It’s an investment in today and the future, when Monsanto plans to bring improved input and new output traits on the table.

Price Vs. Value

With the onslaught of generic options hitting the marketplace in recent years, and the virtually complete transparency of product pricing, retailers are being pushed to make some tough choices about what they buy and who they buy it from.

For Dave Coppess, president of Heartland Coop, West Des Moines, IA, price transparency is really the issue. “We are not getting pressure from growers to supply generics as such,” says Coppess. “We are getting pressure to be price competitive. In some cases, that can only be achieved by handling a private label or generic compound that may not have the cost of R&D, technical support, complaint handling, etc. that branded suppliers incur on behalf of the industry.

“We think it is important to manage the balance between the branded and generics,” he continues. For its part, Heartland is “not looking to disrupt this balance and lose the value-added services we currently enjoy.”

Recent threats to the systems growers and retailers rely on most, notably glyphosate resistance and Asian soybean rust, have served to reinforce the need for ongoing research.

In 2006, Bayer CropScience released 11 new products that were designed to fulfill specific regional needs, something only possible through the combination of a strong portfolio and research investment, says Dr. Geoff Kneen, vice president of marketing and portfolio management.

“This is the kind of thing we mean when we talk about our commitment to innovation,” says Kneen. “As a basic manufacturer, we must bring new innovations to this market. We won’t introduce 11 new products every year, but we will continue to keep up the pace.”

The basics are also investing heavily in programs to improve the retailer’s own business. Andy Lee, director, business operations for U.S. crops at BASF, notes that consolidation of growers and the distribution channel necessitates that manfacturers focus laser-like on working with the channel to minimize wasted resources.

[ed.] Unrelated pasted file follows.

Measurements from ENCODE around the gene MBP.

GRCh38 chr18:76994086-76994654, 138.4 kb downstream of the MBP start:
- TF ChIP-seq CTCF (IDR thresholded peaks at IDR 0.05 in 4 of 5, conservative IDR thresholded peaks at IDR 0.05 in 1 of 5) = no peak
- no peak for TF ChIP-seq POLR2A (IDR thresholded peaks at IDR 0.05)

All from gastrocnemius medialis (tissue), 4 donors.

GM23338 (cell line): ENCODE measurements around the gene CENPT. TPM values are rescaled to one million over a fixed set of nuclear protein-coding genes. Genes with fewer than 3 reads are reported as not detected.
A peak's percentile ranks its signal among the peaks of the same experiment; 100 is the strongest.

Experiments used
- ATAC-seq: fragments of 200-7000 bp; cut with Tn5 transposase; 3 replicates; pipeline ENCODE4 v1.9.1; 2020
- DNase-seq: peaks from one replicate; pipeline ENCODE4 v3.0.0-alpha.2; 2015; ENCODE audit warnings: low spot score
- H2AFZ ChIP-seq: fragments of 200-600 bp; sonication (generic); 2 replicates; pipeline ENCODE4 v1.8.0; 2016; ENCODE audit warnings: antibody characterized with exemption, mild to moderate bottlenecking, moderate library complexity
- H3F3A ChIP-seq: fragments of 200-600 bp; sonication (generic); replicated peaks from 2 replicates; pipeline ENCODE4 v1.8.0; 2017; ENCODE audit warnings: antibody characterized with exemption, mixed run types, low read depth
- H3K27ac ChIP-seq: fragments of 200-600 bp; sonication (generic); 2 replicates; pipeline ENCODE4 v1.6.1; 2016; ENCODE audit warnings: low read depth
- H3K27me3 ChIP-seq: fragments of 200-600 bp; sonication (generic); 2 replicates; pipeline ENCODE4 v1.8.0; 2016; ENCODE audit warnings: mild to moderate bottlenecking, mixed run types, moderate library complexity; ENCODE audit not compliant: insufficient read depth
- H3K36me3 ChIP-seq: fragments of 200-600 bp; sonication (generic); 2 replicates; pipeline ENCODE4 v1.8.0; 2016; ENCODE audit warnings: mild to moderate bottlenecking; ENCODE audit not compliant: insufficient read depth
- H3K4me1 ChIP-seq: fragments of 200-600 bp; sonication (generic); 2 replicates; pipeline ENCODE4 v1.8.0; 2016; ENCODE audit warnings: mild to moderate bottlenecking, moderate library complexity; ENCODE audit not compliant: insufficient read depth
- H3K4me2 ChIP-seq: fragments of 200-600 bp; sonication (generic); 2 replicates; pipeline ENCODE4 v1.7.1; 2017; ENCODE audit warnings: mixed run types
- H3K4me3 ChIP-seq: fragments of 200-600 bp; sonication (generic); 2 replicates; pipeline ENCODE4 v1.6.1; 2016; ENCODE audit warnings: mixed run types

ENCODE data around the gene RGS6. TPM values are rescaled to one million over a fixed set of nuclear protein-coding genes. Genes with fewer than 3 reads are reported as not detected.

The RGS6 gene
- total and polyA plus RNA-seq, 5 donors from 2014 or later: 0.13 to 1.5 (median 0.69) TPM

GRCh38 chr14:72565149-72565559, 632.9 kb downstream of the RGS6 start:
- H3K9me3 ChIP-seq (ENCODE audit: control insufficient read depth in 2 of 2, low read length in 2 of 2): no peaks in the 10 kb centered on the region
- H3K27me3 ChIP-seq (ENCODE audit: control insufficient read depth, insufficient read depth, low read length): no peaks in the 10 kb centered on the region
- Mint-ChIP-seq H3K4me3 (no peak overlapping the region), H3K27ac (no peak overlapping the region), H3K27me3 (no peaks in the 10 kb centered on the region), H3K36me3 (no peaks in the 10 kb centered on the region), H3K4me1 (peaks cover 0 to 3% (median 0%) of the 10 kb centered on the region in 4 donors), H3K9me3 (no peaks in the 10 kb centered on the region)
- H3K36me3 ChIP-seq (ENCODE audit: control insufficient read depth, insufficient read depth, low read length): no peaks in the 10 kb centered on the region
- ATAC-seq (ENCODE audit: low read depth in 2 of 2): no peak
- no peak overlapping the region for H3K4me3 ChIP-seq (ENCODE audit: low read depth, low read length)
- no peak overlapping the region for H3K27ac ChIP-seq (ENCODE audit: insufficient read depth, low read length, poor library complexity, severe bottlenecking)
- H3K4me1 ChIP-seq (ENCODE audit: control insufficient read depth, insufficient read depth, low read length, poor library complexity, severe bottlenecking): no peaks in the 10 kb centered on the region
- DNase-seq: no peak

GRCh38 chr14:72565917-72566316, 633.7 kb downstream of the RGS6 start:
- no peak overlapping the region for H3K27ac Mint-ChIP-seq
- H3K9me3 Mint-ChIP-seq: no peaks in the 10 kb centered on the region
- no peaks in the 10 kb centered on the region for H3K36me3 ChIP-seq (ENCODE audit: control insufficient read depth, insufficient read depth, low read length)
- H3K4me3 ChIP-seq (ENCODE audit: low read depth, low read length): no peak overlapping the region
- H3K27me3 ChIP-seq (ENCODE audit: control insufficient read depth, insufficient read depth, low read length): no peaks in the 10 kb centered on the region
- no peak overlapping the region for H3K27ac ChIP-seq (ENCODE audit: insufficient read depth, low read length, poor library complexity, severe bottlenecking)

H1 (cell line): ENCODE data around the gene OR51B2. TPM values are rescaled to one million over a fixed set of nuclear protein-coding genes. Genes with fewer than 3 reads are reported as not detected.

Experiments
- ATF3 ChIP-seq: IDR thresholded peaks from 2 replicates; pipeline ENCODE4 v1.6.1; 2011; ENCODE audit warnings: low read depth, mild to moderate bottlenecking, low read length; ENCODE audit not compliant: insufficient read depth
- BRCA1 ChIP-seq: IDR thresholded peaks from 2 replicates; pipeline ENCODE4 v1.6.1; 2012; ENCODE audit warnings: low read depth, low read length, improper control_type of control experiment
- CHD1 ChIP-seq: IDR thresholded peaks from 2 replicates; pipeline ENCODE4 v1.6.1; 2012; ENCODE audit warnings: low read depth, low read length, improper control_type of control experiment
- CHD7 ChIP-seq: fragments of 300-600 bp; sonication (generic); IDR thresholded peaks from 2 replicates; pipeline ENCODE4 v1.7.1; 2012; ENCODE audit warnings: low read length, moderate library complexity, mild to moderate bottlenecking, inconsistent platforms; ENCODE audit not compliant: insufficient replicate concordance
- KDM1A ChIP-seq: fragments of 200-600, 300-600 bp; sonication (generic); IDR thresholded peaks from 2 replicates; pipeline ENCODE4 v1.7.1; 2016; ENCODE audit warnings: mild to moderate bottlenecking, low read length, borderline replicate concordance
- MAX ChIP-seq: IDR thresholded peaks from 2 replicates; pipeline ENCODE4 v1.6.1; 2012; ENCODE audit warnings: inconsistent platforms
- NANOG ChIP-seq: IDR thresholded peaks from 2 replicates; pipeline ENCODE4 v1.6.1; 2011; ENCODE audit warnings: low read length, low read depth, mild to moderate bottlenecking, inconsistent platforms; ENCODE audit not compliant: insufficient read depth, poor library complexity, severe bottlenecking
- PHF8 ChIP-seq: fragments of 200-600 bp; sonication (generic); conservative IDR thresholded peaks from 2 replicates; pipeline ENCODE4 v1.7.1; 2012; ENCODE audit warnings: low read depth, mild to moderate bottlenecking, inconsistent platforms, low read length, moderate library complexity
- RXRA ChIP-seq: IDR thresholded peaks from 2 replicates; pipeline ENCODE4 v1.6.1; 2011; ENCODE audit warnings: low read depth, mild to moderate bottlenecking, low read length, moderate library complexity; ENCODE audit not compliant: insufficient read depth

Successful retailers and manufacturers will “work in partnership to deliver new technology most cost effectively to the grower,” says Lee. “BASF works with the channel to deliver new technology to the grower to meet their needs in an ever changing market.”

Syngenta’s Dickinson points to its “Learning Centers” as evidence of its commitment to retailer partnering. These model farms demonstrate the interplay of the various technologies and provide some real-world context to what Syngenta sales reps present to retailers.

Partnerships That Work

Each of the big six basic manufacturers expressed a desire to work with the channel, but the best retail partners will be those who can understand and deliver a value-based message. 

“We are looking for our company to be profitable and grow, for the channel to be profitable and grow, and together be able to add value and profitability to the grower,” says DuPont’s Chrosniak. “Trying to squeeze profit out of the channel to put in our pockets is not a win, and likewise, leveraging for margins but not using them to create value for growers it’s not a win. These partnerships are not easy, but I think ultimately that is what trying to do. It’s the only way we can survive and thrive.”

Building that value is more possible than ever because the retailer is in a position to consolidate the myriad technologies for growers, says Dickinson.
“The retailer’s fundamental role is as a consolidator of technology, information, and services to growers, and that will continue,” he says.
Monsanto’s Nienans says that to sell value, retailers need to choose the direction and commit to it.

“A retailer has to decide who they’re going to be, and then be it,” says Nienas. “In other words, they need to decide, ‘Who are my customers?’ and ‘what kind of services do they need?’ Once they have a business model decided based upon their answers, they need to stick to it.”

The biggest problem, says Nienas, is the retailer who tries to sell full service to growers that don’t want it, which ends up being a high-cost, low-value proposition.

“There are a lot of good, tough dealers out there because of consolidation and competition.” he adds “They have a real square vision of who they want to be and they don’t deviate because deviations are where they start to lose.”